New Minimum Pension
This article is designed to assist SMSF Auditors, Trustees and Accountants to understand the pension rules and the implication of reducing the minimum pension age to 67 years and what it means for the pension members and their accounts.
Minimum pension age has reduced to 67 years.
So what does this mean for pension members?
Have you ever thought of the prospect of retirement? I know for my parents, the thought of retirement is a distant dream, even at their age. Reason being, they started their life in Australia late, so they are playing catch-up. For the majority of 1st generation new arrivals into Australia, this would generally be the case also.
For the select few, and new generation of baby boomers and Gen X and Gen Y interested in the superannuation and retirement savings, the age 67 years will become the new norm for the minimum age of retirement (well, from 2023 anyway).
As an SMSF auditor, with plenty of Rules and Regulations spinning around our head, we need to concern ourselves with the following SIS Regulations that apply for pension members which are: SIS Sub Reg 1.06 (9A), SIS Reg 5.08 and SIS Reg 6.17
|Sub Reg 1.06 (9A)||Pension payments must be made at least annually, and must be at least the amount calculated under Schedule 7|
|Reg 5.08||Member minimum benefits must be maintained in the fund until transferred, rolled over, allotted (to the member’s spouse) or cashed out in a permitted fashion|
|Reg 6.17||Payments of member benefits must be made in accordance with Part 6 or Part 7A of the regulations and be permitted by the trust deed|
SIS Sub Reg 1.06 (9A)
All pensions that commence on or after 20th September 2007 must meet the minimum pension standards.
In order to satisfy the pension standards;
- The pension must be account-based, except in limited circumstances
- You must pay a minimum amount at least annually
- You cannot increase the capital supporting the pension using contributions or rollovers once the pension has started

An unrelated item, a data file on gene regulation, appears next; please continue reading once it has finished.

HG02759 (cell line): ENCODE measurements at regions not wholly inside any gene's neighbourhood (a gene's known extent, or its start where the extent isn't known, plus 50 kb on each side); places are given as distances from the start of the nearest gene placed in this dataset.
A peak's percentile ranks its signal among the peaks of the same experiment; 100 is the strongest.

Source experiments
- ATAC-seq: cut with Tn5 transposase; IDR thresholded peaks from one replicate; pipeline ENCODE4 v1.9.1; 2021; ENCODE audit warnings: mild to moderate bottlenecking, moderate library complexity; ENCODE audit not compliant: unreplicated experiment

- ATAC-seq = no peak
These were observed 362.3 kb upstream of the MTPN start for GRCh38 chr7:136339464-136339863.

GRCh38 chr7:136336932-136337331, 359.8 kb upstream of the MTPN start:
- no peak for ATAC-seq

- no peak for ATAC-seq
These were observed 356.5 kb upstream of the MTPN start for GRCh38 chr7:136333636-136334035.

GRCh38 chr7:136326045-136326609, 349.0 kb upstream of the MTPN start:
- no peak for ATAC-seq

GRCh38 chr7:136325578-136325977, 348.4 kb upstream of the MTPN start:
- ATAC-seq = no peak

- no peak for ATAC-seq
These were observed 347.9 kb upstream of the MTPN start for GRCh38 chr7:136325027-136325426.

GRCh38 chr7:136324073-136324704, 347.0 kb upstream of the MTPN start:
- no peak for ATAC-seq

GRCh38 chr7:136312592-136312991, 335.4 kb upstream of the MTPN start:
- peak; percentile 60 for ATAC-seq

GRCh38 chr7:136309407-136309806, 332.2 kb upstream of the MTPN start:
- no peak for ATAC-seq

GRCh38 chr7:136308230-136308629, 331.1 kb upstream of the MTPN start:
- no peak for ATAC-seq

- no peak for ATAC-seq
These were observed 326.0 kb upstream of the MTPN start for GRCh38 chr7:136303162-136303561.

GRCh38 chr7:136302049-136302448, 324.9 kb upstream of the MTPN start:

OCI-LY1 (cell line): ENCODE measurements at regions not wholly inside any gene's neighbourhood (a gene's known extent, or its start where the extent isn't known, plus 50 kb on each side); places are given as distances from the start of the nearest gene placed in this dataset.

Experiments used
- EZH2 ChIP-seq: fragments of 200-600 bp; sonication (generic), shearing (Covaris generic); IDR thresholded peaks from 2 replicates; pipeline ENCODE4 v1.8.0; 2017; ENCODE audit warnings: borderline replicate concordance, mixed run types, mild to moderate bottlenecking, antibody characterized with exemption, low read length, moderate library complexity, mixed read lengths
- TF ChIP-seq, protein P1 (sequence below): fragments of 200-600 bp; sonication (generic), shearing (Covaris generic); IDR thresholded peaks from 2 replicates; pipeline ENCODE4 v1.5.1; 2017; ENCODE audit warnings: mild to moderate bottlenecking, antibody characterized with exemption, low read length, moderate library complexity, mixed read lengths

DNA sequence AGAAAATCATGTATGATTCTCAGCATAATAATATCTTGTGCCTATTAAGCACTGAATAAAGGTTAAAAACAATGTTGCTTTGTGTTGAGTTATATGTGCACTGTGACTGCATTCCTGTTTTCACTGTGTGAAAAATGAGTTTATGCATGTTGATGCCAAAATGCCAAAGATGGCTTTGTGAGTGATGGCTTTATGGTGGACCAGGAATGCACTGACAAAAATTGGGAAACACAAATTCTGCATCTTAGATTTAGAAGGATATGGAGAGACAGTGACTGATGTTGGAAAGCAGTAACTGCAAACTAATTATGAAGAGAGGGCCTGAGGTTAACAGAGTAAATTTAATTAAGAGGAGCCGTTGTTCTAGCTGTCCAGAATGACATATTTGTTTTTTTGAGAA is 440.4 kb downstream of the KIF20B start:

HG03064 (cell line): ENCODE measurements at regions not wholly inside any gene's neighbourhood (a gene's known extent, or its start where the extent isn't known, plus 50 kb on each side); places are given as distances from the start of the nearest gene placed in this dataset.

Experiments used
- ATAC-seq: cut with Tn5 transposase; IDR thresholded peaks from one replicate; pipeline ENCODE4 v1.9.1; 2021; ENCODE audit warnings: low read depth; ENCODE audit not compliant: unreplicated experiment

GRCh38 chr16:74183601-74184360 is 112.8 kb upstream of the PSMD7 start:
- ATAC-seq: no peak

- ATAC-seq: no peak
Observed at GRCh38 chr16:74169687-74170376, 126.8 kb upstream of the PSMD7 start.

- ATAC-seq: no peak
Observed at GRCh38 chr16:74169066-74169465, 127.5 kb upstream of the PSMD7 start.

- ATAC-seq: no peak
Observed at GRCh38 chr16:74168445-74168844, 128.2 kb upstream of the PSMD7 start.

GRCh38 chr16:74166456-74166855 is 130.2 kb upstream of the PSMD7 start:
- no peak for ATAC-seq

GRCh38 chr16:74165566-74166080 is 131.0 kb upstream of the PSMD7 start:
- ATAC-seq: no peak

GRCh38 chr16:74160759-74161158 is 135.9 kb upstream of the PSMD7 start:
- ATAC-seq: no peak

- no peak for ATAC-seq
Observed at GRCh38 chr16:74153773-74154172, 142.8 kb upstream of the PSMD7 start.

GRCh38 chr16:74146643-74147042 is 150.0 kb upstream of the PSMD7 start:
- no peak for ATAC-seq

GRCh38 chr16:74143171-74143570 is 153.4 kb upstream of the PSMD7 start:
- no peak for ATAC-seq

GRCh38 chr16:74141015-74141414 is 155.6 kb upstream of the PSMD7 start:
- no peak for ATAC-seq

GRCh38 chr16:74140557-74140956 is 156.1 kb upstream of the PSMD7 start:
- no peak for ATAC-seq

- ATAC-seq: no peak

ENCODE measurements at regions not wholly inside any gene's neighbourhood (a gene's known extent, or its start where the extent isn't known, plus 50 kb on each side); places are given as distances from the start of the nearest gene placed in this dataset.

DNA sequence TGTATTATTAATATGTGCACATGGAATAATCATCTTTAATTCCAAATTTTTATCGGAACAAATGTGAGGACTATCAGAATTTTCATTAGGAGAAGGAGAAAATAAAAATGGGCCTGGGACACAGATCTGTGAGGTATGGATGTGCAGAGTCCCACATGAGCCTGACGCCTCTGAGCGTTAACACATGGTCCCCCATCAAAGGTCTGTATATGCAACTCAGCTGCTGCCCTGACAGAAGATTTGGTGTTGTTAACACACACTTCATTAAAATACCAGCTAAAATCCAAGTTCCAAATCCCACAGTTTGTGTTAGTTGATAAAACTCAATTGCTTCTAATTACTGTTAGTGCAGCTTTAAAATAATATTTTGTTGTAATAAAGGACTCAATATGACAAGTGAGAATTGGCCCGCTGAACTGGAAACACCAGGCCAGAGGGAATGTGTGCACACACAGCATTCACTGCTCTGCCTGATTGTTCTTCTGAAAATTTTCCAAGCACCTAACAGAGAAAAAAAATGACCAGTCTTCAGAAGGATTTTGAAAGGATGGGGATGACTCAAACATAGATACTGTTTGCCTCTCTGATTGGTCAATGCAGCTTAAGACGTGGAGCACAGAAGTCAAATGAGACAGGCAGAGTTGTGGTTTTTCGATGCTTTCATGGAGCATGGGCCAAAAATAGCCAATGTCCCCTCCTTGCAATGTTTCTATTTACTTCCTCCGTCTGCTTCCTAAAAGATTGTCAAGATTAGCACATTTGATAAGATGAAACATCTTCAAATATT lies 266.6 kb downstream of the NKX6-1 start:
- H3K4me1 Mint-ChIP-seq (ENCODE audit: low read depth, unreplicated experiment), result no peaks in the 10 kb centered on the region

- A pension being paid to a member who dies can only be transferred to a dependent beneficiary of that member
- You cannot use the capital value of the pension or income from the pension as security for borrowing
- Before commuting a pension, you must pay the minimum pension in certain circumstances.
There is no maximum pension on the account, unless the pension account is a 10% maximum on a TRIS/ TTR pension account.
According to the Australian Taxation Office, the minimum pension payment balances (from 2013/14 financial year) are:
Under 65 years – 4 %
Age 65-74 years – 5 %
Age 75-79 years – 6 %
Age 80-84 years – 7 %
Age 85-89 years – 9 %
Age 90-94 years – 11 %
Age 95 + – 14 %
These above pension rates are only for Minimum Account-Based Pension accounts.
SIS Reg 5.08
In order to access your superannuation, you must have satisfied a condition of release to access your preserved and restricted non-preserved benefits. You can cash in your unrestricted non-preserved benefits at any time.
The most common conditions of release for paying benefits are that the member:
- Has reached their preservation age and has retired
- Has reached their preservation age and begins a TTR pension
- Ceases an employment arrangement on or after the age of 60 years
- Is 65 years (even if not retired) – soon to be increased to 67 years after 2023.
- Has died.
A member can also access their superannuation benefits in special circumstances:
- Termination of gainful employment
- Permanent incapacity
- Temporary incapacity
- Severe financial hardship
- Compassionate grounds
- Terminal medical condition
As the Trustee, you must ensure that the member has actually satisfied a condition of release before any monies are actually released from the Fund.
Failure to satisfying a condition of release will result in the payment of benefits not being treated as super benefits, rather, they will be taxed as ordinary income at the members’ personal marginal tax rates. Major penalties also apply to the Trustees, and also to the Fund.
SIS Reg 6.17
Pension payments must be made in cash. No exceptions. The days of posting a manual journal entry at 30 June to balance the pension account is history. So, what happens when the Fund has not made the minimum pension balance for the year?
Well, if the Fund fails to meet the minimum pension payment requirement, the strict letter of the law is that the failure is taken to cease the pension at the start of the income year, for tax purposes. This means, the Fund will need to be converted to accumulation mode, and pay 15% nominal income tax on its earnings, and may also be required to include the ‘pension withdrawals, now treated as lump-sum payments’ may also have further personal tax consequences for the member depending on their age etc.
About the author:
The author is Dinesh Nanayakkara, an ASIC Registered SMSF Auditor providing SMSF Auditing Services to the wider community for the past 5 years and has been involved in the SMSF Industry for more than 10 years. Dinesh holds a Diploma of Financial Planning and is an SMSF Association SMSF Specialist Auditor.
Dinesh is actively involved in education programs to educate SMSF Accountants and fellow SMSF Auditors to increase their understanding of various compliance issues and its requirements.
D.S Audit Services is an SMSF Audit-only firm and do not provide financial advice. All information provided is general in nature, and has been prepared without taking into account of the Trustees’ objectives, financial situation or needs. Trustees are advised to consider their own circumstances and seek advice from a Licensed Financial Advisor before investing or making any decision.